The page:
Everyday Solutions: Warming up a cold loft

  • Article by: LYNN UNDERWOOD , Star Tribune
  • Updated: May 26, 2013 - 9:40 AM

Floating fireplace and exotic woods warm up a cold concrete loft in downtown Minneapolis building that was formerly a tractor factory.

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Rehkamp Larson Architects added elements such as a gas fireplace inside a customized metal box, a rolling metal bookcase for more storage and warm woods to soften a loft’s industrial interior.

The challenge: In 2006, homeowner Richard Schooley bought a three-level open loft in a downtown Minneapolis building that was formerly a tractor factory.

“I fell in love with the blond brick, timbers and concrete floor, and I like things that are repurposed,” said Schooley. But there still was room for improvement.

Schooley’s plan was to somehow soften the concrete block and steel interiors, add more storage space and create a privacy screen between the bedroom and living room. “Loft living within industrial spaces can feel cold and bleak,” said architect Mark Larson, who was enlisted for the job. “He wanted it to be more soulful.”

The design team: Larson and architectural intern Will Spencer, Rehkamp Larson Architects, Minneapolis, 612-285-7275, www.rehkamplarson.com. The contractor was Reuter Walton, Minneapolis.

The solution: To transform the feel and function of the loft living room, Larson added a half dozen elements that provide privacy, visual and real warmth, plus display space and storage.

Furniture-style screen: Between the lofted bedroom and living room, Larson replaced a black iron railing with a new box-shaped divider made of African mahogany. “Now the bedroom is behind a privacy screen,” he said.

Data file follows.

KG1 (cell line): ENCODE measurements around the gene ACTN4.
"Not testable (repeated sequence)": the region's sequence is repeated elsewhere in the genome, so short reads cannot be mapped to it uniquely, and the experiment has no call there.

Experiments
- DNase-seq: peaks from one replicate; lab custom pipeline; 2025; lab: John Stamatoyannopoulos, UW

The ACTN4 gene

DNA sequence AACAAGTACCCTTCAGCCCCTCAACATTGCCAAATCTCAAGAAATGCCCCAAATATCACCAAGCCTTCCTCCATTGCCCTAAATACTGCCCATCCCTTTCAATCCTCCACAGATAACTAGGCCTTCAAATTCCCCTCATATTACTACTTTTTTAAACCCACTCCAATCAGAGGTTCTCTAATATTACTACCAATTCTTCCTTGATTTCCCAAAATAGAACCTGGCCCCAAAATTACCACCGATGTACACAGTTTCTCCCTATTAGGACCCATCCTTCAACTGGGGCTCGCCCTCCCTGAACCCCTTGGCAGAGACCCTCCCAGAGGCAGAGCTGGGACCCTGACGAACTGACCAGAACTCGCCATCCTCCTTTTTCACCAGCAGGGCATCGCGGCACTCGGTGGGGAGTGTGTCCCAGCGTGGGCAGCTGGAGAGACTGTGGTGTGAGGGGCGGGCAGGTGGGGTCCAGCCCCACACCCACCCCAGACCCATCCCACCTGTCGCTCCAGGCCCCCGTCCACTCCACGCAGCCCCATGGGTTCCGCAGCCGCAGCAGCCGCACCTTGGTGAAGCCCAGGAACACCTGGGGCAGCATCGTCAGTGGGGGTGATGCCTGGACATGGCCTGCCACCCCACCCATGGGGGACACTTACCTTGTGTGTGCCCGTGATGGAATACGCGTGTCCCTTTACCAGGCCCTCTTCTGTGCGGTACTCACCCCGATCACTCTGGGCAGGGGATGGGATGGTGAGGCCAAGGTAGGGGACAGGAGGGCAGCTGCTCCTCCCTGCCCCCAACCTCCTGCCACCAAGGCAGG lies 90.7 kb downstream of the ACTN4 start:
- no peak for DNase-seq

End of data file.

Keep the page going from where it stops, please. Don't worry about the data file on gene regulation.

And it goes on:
Floating fireplace: A custom-designed steel box holds a gas fireplace unit that appears to be floating above the floor. Larson mounted it to the wall with a steel bracket. “The floating fireplace form has a sense of beauty,” said Schooley. With the fireplace positioned higher on the wall, it can be viewed from both the living room and bedroom. This enhancement not only produces heat for a space that is often chilly, due to the large glass patio doors, but “it gives the room ambience and a lovely focus,” said Larson.

Asian-inspired chimney: A photograph Schooley showed Larson inspired the yellow-hued fir slats that now conceal the steel chimney, giving it a lightweight quality. “The flats have an interesting random pattern, like a bar code,” said Larson.

Smart storage: Floating the fireplace created space underneath that could be used for storage. Larson designed a long black metal bookcase, which matches the fireplace box, to hold books and art pieces. Thanks to heavy-duty skateboard wheels, the unit is easily rolled to any part of the room. The bookcase even has built-in plug-ins. “I move it back and forth when I change the furniture,” said Schooley. New floor-to-ceiling mahogany bookcases provide more storage on both sides of the doors opening to the patio.

Lighten up: A streamlined black metal circular chandelier softens the hard-edged square shapes in the room and provides better lighting. “That light fixture rocks my world,” said Schooley, who found it in a New York lighting studio.

The result: “New elements in just the right place can reinforce the good things about a space and bring what’s missing — which was warmth,” said Larson.

Best part: “I love the gorgeous fireplace and big round chandelier,” said Schooley. “It’s modern, warm and comfortable. I feel at home.”

 

Lynn Underwood • 612-673-7619





 

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